New Nuclear Reactor With a Stirling Engine Could Power Space Missions

A new reactor concept that combines Stirling engine with modern heat pipe cooling system might provide power to upcoming space missions. The invention was created by a group of researchers from NASA and Los Alamos National Laboratory.

The developers proudly show their simple, light and flexible design, which is easy to control. It is particularly suitable to replace the existing Pu-238 systems and help saving the limited stocks of the radioisotope.

The new reactor would have six separate sections: uranium core, core reflector, a control rod, radiation shielding and eight heat pipes, which are connected to eight Stirling engines. The unit will adjust its reactivity and power output following the principles of nuclear physics, which will make it much safer than existing reactors.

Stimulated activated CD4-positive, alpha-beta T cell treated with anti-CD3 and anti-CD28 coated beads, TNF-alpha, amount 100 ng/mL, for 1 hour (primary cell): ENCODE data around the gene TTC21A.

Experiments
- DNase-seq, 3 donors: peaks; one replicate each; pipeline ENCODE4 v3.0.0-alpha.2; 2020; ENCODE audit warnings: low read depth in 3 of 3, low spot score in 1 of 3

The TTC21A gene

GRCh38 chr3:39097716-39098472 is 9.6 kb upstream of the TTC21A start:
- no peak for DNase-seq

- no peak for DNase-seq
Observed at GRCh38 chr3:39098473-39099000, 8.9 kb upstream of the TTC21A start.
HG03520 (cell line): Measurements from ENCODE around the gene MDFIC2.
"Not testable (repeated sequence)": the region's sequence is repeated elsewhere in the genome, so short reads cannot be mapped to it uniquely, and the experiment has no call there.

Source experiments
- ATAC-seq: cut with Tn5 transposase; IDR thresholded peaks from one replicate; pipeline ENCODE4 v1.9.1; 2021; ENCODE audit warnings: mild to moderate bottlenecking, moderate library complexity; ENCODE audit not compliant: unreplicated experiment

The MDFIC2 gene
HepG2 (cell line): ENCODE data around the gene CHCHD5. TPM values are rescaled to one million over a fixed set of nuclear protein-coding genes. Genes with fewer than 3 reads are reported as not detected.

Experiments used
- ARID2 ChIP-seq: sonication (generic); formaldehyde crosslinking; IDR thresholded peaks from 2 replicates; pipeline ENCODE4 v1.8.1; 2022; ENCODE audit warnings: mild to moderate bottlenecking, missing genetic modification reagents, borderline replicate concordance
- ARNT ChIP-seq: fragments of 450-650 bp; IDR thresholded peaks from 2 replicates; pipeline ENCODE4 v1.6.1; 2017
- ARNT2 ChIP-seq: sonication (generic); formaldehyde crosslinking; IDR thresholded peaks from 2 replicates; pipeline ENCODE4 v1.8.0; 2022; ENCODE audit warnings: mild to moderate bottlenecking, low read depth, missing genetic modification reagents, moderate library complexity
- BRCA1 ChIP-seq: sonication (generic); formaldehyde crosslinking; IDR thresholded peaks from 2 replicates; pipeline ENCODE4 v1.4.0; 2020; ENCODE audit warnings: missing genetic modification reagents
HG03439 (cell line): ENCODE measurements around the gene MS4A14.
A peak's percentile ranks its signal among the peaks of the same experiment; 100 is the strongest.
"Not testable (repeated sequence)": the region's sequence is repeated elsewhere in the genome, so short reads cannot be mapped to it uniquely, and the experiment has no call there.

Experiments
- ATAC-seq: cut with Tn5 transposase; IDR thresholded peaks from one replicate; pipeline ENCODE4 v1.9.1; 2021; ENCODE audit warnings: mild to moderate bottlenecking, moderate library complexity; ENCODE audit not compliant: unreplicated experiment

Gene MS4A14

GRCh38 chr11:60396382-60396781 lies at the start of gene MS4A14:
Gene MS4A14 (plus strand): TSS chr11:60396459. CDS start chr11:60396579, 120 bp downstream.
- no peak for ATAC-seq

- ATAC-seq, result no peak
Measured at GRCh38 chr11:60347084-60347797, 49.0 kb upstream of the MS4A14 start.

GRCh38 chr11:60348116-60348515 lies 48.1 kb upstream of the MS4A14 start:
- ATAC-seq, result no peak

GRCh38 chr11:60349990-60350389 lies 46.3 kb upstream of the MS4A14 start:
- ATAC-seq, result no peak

Future scaling-up of the designed would be particularly easy considering that it has an intended capacity of 500 We. This would also make it suitable for using for space propulsion as well as on the surface. In addition, it would be very easy to assemble, which would make the licensing process flow smoother.

The experiment called Demonstration Using Flattop Fission (DUFF) was conducted at the Device Assembly Facility of the Nevada National Security Site. Although the model produced only 24 We, it showed that the basic principles work.

According to David Poston, one of the engineers from Los Alamos, the nuclear characteristics and thermal power levels of DUFF are very similar to these of the space reactor flight concept. The difference is in the input temperature of the Stirling should be higher in order to reach the needed efficiency and power.

David Dixon from Los Alamos adds that the experiment took only 6 months in total with a budget of less than 1 million dollars. No other demonstrations of space reactors have taken place since 1965 in the US, so the designers are hopeful that it would give rise to new space explorations and research.

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